4) Make sure your code hasn''t accidentally selected the REF device! - as obvious as it sounds, double check! That''d give you that kind of performance too.

5) What do you mean by "So I''m setting all the shaders, and buffers every frame inside my Render method" ? If you simply mean calling Set* calls then that''s fine. But if you mean you''re re-creating the buffers each frame, then that''s very bad.


There could be other things, but the above are the most obvious, so check those first. If none help locate the problem, post again and I''ll mention some of the more obscure/bizarre problems I can think of.

--
Simon O''Connor
3D Game Programmer &
Microsoft DirectX MVP

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Thanks for the replys.

Namethatnobodyelsetook: The quads are really just 1x1 if you go by the actual coordinates, but I use scaling and an orthogonal projection so that they come out to be the exact same size as my window. I believe my is a slimmed down version of a Radeon 9800 Pro. It's the same except that it has half the rendering pipleines (4 instead of the 9800's 8) and half the geometry pipelines (2 instead of the 9800's 4). I'm not sure what the throughput is on it (can't seem to find that spec. either on the box or on ATI's website) but I would imagine it's gotta be more than a GeForce 3. Also, I'm not using any textures, no lighting, no alpha blending, etc... Each quad is a solid color that's taken from the vertex info.

S1CA:
1. Debug is at max. I checked and I don't get any errors or warnings.
2. I double checked and I'm using pure device with hardware vertex processing.
3. I'm doing a single DrawIndexedPrimitve call.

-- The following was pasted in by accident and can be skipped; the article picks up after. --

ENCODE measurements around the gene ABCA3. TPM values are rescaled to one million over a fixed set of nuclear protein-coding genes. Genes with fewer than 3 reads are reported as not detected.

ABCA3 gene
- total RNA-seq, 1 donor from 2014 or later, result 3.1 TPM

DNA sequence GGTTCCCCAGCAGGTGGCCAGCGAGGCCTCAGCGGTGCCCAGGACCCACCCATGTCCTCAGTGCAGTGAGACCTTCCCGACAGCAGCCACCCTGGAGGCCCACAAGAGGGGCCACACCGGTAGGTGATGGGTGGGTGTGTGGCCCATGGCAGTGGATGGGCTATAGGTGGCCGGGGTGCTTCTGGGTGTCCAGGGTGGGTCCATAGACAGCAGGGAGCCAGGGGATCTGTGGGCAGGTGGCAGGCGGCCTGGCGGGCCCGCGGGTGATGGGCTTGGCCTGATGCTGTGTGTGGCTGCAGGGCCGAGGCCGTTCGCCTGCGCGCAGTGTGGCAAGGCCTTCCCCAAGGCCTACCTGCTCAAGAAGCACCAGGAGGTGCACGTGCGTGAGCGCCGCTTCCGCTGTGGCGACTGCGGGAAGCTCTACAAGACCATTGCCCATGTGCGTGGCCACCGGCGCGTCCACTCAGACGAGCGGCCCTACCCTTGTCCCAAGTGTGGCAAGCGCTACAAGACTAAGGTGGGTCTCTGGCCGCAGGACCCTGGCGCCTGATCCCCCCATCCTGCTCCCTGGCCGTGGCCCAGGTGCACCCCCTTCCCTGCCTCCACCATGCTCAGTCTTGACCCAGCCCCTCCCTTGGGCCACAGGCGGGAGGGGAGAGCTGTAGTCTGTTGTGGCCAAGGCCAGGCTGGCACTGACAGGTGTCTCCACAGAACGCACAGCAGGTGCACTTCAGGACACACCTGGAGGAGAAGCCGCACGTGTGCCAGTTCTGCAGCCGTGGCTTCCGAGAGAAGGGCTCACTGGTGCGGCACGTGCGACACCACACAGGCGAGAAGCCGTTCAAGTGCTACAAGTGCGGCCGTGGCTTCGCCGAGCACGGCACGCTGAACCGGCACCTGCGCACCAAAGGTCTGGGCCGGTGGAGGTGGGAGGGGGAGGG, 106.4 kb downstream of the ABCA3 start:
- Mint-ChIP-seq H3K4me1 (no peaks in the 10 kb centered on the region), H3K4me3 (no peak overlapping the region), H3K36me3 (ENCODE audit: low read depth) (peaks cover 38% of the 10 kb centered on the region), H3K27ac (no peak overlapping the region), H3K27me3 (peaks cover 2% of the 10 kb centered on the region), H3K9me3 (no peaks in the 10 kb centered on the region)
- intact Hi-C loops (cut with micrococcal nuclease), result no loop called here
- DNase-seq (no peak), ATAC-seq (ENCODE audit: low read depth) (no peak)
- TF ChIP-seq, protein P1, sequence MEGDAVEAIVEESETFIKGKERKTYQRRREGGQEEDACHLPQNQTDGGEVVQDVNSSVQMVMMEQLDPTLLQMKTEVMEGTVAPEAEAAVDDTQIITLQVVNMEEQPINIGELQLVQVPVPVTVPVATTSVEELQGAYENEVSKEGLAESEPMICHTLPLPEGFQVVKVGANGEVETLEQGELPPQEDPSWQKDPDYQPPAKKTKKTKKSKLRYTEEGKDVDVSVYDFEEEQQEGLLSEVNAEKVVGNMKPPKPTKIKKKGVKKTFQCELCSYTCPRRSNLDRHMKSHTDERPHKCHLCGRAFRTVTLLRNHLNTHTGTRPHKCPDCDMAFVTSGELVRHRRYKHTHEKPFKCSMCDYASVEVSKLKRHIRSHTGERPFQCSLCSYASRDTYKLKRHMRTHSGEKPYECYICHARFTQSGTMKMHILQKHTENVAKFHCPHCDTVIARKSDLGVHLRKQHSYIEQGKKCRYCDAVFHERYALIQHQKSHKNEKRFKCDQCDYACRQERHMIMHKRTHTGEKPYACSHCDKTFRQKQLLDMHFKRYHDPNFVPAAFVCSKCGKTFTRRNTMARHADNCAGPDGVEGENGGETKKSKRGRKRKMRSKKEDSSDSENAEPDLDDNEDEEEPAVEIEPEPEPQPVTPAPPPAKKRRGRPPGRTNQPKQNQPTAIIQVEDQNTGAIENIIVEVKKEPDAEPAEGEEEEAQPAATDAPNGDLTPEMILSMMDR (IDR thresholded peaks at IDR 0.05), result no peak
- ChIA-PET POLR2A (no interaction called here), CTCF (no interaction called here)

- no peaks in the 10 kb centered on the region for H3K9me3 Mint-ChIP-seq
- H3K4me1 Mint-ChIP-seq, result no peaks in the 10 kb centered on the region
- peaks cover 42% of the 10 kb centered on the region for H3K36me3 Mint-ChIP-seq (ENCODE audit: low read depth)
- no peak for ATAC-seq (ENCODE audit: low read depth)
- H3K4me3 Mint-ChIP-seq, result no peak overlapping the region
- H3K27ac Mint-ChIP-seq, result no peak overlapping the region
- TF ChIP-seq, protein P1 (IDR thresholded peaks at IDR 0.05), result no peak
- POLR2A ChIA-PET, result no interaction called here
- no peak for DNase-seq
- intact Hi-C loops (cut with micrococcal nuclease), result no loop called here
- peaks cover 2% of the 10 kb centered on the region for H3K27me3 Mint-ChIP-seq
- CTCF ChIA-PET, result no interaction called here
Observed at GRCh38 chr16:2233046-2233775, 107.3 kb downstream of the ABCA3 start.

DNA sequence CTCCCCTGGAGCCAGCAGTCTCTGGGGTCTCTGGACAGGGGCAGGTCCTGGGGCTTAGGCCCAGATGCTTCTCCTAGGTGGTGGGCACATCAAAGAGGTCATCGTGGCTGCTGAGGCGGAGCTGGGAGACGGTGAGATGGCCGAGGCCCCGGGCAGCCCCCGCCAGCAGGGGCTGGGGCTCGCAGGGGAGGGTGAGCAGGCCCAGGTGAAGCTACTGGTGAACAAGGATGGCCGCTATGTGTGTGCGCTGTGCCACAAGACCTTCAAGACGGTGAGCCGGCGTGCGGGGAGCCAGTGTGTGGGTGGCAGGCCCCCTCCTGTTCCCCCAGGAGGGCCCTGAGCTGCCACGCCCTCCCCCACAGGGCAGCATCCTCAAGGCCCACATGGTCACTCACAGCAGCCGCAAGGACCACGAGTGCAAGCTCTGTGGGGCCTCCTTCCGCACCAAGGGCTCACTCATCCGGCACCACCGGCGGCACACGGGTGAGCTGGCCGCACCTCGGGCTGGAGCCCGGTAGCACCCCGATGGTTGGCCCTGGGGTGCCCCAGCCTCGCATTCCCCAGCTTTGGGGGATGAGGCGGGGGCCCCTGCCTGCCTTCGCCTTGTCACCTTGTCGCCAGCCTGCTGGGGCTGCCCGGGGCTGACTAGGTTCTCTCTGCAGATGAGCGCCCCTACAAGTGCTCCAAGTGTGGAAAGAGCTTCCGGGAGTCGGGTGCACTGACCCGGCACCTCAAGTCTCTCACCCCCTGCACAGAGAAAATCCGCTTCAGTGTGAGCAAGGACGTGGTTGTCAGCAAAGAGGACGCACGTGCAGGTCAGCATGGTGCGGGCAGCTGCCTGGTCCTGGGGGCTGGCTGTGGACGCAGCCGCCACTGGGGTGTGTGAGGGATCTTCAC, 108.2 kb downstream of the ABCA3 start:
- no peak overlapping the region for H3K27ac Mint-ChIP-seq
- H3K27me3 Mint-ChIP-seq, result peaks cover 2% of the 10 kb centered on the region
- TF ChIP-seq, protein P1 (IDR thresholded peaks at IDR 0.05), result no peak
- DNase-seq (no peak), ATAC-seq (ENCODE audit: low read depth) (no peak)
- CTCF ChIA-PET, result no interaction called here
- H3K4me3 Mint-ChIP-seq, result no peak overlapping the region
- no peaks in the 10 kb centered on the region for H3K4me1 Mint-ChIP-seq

4. Just checked and yes, I'm using HAL and not the REF device.
5. I mean I call Set* every frame. I create all those shaders and such at device init time and Set* them every frame. I thought that I could just set them once at init and it would work fine if I never changed them but that doesn't seem to be the case.

I really appreciate any help. Thanks in advance,
neneboricua

[edited by - neneboricua19 on October 20, 2003 11:50:13 PM]

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Uhm, I''m pretty much a newbie; but filling your entire screen with pixels 1000 times - doesn''t that compute to something like 500 x 375 x 1000 x 4.2 = cirka 780 million pixels per second, ie. you are fillrate limited?

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Sorry about that, I should have posted some kind of conclusion. It turns out that fenghus was right: I was fillrate limited. Normally you wouldn''t think that rendering 1000 quads would be so slow.

I downloaded the free version of 3DMark2003 and ran some tests on the fillrate and it turns out that I was trying to push more pixels through the card than it''s capable of handling.

You would normally be able to render 1000 primitives without much of a problem. However, this is based on the unwritten assumption that each of these 1000 primitives take up only a relatively small amount of pixels each.

A few years ago, when video cards used to advertise how many polygons per second they could process, it was assumed that most polygons would not take up more than 6 pixels on the screen. This assumption totally breaks down for a screen-aligned quad and thus we become fillrate limited.

neneboricua